Carlos Ovalle gave a useful paper on Copyright Challenges with Public Access to Digital Materials in Cultural Institutions in the Challenges/Problems in Use, Re-use, and Sharing session, which was interesting in the light of the UK Digital Economy Act and recent amendments to UK Copyright legislation, and some of my own current concerns about digitisation practices and business models in UK archives.
I cannot say I particularly enjoyed the plenary sessions and ensuing discussions. I found the whole dispute about whether archival ‘science’ could, or should, be considered inter-disciplinary or multi-disciplinary, and which disciplines are core or which are peripheral, somewhat sterile and frankly rather futile. Some of the arguments seemed to stand as witness to a kind of professional identity crisis, undermining any claim that archival research might have to a wider relevance in the modern world. I was particularly surprised at how controversial ‘collaboration’ seemed to be in a US research context – a striking contrast I felt to the pervasive ‘partnership’ ethos that is accepted best practice in fields with which I am familiar in the UK. Not just, I think, because I worked for what is in many ways a pioneering partnership of local authorities at West Yorkshire Joint Services; the current government policy on archives, Archives for the 21st Century similarly emphasises the benefits and indeed necessity (in the current economic climate) of partnership working in a specific archives context.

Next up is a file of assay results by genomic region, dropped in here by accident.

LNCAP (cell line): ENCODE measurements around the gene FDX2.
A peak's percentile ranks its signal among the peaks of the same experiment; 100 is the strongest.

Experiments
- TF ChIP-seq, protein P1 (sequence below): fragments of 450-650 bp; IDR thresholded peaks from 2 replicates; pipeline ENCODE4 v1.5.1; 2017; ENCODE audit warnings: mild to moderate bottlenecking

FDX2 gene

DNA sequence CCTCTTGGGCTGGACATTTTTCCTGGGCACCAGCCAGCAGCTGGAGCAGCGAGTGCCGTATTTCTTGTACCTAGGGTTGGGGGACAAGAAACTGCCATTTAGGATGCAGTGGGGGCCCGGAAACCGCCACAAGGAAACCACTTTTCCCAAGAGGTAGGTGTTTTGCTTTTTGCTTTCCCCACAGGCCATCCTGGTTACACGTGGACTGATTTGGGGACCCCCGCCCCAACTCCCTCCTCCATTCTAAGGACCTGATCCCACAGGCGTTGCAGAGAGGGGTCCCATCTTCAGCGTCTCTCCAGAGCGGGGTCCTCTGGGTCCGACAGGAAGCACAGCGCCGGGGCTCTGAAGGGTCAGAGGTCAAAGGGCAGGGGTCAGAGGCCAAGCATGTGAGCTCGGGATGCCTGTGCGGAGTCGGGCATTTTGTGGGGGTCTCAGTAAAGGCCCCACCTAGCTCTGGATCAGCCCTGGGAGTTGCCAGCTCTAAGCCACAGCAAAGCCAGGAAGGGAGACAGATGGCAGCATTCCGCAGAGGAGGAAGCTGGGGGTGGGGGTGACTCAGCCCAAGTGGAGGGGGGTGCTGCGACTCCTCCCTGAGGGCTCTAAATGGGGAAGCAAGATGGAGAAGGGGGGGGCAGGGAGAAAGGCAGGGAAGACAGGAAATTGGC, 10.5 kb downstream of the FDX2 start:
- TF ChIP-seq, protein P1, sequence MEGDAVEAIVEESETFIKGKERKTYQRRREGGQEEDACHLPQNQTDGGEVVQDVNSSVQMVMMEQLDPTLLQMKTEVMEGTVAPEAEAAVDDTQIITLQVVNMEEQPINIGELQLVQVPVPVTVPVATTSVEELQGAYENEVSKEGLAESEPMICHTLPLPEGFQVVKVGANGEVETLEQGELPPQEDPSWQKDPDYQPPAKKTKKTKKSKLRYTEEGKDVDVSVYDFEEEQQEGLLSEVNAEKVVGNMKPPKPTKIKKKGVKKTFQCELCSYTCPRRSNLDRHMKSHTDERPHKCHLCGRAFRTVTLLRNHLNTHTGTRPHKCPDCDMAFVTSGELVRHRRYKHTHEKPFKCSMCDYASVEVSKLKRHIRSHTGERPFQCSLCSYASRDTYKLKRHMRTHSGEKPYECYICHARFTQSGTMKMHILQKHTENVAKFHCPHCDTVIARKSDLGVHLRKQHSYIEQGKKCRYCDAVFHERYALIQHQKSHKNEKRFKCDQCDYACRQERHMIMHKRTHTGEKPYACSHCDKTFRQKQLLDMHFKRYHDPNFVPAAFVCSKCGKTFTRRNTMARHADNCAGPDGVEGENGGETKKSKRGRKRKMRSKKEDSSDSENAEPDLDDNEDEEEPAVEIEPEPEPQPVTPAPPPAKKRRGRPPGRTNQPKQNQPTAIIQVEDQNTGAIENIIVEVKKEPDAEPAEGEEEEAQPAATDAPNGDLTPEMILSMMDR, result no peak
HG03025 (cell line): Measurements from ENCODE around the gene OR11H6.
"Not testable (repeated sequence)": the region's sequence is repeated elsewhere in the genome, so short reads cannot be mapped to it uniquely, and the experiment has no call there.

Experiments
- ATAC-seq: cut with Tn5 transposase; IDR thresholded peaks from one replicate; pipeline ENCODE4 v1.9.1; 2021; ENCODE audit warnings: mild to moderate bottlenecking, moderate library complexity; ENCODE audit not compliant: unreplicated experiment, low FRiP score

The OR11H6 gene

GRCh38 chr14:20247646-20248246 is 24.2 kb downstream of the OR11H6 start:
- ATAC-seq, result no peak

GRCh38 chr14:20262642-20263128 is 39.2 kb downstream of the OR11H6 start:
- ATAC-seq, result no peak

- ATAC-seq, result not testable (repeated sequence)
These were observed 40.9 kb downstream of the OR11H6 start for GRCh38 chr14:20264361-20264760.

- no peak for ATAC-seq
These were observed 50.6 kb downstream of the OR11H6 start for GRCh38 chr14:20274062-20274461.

Sadly, there doesn’t seem to have been much blogging about AERI, but you can read one of the Australian participant’s Lessons from AERI Part I (is there a part II coming soon, Leisa?!). I’ll link to any further blog posts I notice in the comments.
Finally, nothing to do with AERI, but I’ve finally got round to registering this blog with technorati and need to include the claim code in a post, so here goes: CF2RCBCUPWQC.
¹Uricchio, W. ‘Moving Beyond the Artifact: Lessons from Participatory Culture’ in Preserving the Digital Heritage Netherlands National Commission for UNESCO, 2007. <http://www.knaw.nl/ecpa/publ/pdf/2735.pdf>